By Caroline Hall
As an executive coach and trainer of coaches, purpose, values, and challenges are the waters I swim in. Coaches know that using ourselves well in service of what we care about most leads to fulfillment throughout life, and “retirement” is no exception. In fact, living on purpose is even more important than ever before.
I’m defining purpose here as the combination of your most valued skills and talents with your dearest passions and interests.
Dan Buettner, a National Geographic writer who researched the places on earth where people live the longest and healthiest, isolated nine factors that characterize all the vigorous centenarians across these “Blue Zones.” Purpose came in high on the list. And when former NPR reporter Barb Bradley Hagerty recently published research findings that isolated the eight factors that lead to fulfillment in mature adulthood and beyond, several of her principles pointed to the importance of purpose, meaning, and challenge.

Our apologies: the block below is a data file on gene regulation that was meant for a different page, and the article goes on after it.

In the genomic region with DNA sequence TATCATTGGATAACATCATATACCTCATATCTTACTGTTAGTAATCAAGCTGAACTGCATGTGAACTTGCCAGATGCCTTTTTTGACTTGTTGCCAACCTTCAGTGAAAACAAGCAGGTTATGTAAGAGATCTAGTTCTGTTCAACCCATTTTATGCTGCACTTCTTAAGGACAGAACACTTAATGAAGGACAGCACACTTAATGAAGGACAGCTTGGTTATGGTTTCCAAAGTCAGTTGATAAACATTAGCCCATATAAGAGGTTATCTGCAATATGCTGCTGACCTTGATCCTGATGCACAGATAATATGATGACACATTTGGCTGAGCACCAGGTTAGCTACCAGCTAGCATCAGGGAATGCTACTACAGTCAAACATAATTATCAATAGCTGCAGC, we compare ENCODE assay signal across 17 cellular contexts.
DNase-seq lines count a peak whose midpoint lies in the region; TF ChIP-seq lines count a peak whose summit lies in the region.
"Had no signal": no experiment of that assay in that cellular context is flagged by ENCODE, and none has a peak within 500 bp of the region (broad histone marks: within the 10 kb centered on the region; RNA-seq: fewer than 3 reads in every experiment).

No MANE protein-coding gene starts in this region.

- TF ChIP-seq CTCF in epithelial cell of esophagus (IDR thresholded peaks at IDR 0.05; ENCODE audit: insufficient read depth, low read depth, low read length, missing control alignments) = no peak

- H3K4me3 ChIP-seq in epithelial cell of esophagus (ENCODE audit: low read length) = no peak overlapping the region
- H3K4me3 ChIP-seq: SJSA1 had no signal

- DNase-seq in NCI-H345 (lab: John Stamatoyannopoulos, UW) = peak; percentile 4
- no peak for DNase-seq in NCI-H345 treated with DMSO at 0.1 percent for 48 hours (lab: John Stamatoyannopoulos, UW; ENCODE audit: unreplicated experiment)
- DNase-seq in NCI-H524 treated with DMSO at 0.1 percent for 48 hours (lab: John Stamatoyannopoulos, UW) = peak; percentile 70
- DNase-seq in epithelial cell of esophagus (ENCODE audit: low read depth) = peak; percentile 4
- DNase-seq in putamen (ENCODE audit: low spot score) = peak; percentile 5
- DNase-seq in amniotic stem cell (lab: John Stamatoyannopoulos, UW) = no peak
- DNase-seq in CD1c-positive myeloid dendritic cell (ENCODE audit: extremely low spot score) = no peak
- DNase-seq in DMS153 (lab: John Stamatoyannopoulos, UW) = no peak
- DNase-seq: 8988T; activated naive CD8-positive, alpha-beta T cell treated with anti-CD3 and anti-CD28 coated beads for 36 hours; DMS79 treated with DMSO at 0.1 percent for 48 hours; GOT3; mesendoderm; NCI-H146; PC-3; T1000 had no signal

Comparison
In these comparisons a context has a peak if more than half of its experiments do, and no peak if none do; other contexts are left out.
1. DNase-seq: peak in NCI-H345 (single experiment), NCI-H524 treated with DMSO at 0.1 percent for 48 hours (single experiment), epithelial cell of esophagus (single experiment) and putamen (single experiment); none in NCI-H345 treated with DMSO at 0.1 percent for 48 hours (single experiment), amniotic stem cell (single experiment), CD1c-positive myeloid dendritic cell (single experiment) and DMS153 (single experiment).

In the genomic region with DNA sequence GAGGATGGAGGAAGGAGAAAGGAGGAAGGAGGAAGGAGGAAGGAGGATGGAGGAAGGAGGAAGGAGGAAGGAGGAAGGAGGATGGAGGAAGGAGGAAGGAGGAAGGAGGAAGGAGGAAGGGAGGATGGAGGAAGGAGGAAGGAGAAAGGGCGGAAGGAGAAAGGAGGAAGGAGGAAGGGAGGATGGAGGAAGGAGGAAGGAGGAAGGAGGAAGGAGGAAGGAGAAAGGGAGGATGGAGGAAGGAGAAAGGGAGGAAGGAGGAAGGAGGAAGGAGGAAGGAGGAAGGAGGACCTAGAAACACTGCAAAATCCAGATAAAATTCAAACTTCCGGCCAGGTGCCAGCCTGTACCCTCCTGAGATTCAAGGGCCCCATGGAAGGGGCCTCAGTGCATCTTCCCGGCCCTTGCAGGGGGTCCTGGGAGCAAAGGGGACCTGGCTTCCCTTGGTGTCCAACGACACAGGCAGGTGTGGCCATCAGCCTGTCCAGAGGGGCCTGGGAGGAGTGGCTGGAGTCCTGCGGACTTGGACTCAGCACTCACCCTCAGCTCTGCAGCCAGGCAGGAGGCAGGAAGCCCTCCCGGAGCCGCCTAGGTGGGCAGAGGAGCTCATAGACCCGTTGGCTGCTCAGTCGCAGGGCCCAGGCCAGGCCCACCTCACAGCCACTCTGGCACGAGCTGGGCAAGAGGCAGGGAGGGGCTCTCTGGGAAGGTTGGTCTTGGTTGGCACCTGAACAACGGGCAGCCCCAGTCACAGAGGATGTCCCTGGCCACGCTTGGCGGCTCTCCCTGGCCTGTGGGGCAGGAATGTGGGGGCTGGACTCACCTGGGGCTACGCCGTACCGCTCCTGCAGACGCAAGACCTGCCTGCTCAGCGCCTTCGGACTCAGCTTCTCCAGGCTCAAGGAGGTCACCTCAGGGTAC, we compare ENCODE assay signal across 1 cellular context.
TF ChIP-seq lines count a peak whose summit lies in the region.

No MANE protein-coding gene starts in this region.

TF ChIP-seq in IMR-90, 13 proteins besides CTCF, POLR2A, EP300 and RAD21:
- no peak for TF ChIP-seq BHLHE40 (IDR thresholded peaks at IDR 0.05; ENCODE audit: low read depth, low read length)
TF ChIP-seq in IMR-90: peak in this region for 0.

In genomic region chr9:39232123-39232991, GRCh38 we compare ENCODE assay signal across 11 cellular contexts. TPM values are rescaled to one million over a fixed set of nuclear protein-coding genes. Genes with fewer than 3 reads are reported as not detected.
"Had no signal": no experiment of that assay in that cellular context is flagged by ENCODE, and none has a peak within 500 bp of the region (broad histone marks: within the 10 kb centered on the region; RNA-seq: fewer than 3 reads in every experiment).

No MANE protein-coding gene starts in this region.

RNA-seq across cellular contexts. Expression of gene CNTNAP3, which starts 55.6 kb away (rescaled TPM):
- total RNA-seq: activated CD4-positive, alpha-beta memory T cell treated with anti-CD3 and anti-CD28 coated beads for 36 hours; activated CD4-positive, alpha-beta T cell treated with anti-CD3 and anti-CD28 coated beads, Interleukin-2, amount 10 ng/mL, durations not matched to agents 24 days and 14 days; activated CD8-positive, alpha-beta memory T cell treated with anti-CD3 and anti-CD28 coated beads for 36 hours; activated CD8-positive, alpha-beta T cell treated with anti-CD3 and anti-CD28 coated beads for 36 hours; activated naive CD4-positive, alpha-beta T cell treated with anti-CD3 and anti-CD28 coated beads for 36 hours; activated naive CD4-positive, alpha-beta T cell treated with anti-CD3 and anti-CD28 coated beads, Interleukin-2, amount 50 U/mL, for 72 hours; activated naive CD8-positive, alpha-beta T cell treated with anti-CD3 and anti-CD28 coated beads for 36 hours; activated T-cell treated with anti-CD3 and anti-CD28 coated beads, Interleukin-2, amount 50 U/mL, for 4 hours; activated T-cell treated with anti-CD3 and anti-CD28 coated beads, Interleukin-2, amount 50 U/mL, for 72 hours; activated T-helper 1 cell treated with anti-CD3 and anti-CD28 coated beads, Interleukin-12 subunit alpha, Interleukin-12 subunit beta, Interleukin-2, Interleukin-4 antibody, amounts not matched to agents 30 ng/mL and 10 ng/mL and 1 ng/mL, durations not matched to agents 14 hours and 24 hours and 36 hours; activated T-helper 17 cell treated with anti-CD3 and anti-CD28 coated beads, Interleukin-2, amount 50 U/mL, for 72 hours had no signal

“Eudaemonia” is a word that means striving to live the good life—one suffused with purpose. In fact, purpose is more important than immediate pleasures when it comes to creating deep fulfillment—and living on purpose is great for our brains and bodies, too. “Aim for long-term meaning rather than short-term happiness, and you will likely find both,” says Hagerty.
“Eudaemonia” may sound like a disease, I know….but nothing could be more life-giving. We’ll be exploring this and so much more in the Life Reinspired program.
If you’re a successful Baby Boomer looking to begin writing the next chapter of your life, check out our website: LifeReinspired.com.